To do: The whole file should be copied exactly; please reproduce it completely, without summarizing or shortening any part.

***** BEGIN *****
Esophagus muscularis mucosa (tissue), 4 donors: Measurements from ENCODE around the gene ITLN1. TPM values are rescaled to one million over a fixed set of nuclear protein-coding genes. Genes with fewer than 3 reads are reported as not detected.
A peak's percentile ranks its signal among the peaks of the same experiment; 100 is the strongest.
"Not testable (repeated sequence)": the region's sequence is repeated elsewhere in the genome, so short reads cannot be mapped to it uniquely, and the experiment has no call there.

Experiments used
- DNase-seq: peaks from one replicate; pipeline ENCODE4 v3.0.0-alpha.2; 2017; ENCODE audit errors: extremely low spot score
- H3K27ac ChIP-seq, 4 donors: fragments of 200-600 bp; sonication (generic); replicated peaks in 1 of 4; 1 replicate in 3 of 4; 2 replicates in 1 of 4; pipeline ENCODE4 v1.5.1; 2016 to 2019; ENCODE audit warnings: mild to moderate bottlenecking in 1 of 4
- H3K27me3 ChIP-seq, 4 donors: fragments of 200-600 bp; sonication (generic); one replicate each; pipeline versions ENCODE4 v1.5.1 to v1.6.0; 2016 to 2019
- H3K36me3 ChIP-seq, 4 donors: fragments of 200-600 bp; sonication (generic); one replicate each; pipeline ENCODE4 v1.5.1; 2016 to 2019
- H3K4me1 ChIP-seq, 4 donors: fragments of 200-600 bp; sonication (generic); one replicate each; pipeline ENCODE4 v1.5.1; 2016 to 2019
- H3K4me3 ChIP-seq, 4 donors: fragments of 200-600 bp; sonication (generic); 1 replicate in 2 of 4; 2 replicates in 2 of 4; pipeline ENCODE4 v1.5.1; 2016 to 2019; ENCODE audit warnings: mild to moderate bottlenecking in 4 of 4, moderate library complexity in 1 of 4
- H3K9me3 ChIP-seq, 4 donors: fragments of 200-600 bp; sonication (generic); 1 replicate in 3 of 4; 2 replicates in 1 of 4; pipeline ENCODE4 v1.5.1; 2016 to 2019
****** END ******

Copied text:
Esophagus muscularis mucosa (tissue), 4 donors: Measurements from ENCODE around the gene ITLN1. TPM values are rescaled to one million over a fixed set of nuclear protein-coding genes. Genes with fewer than 3 reads are reported as not detected.
A peak's percentile ranks its signal among the peaks of the same experiment; 100 is the strongest.
"Not testable (repeated sequence)": the region's sequence is repeated elsewhere in the genome, so short reads cannot be mapped to it uniquely, and the experiment has no call there.

Experiments used
- DNase-seq: peaks from one replicate; pipeline ENCODE4 v3.0.0-alpha.2; 2017; ENCODE audit errors: extremely low spot score
- H3K27ac ChIP-seq, 4 donors: fragments of 200-600 bp; sonication (generic); replicated peaks in 1 of 4; 1 replicate in 3 of 4; 2 replicates in 1 of 4; pipeline ENCODE4 v1.5.1; 2016 to 2019; ENCODE audit warnings: mild to moderate bottlenecking in 1 of 4
- H3K27me3 ChIP-seq, 4 donors: fragments of 200-600 bp; sonication (generic); one replicate each; pipeline versions ENCODE4 v1.5.1 to v1.6.0; 2016 to 2019
- H3K36me3 ChIP-seq, 4 donors: fragments of 200-600 bp; sonication (generic); one replicate each; pipeline ENCODE4 v1.5.1; 2016 to 2019
- H3K4me1 ChIP-seq, 4 donors: fragments of 200-600 bp; sonication (generic); one replicate each; pipeline ENCODE4 v1.5.1; 2016 to 2019
- H3K4me3 ChIP-seq, 4 donors: fragments of 200-600 bp; sonication (generic); 1 replicate in 2 of 4; 2 replicates in 2 of 4; pipeline ENCODE4 v1.5.1; 2016 to 2019; ENCODE audit warnings: mild to moderate bottlenecking in 4 of 4, moderate library complexity in 1 of 4
- H3K9me3 ChIP-seq, 4 donors: fragments of 200-600 bp; sonication (generic); 1 replicate in 3 of 4; 2 replicates in 1 of 4; pipeline ENCODE4 v1.5.1; 2016 to 2019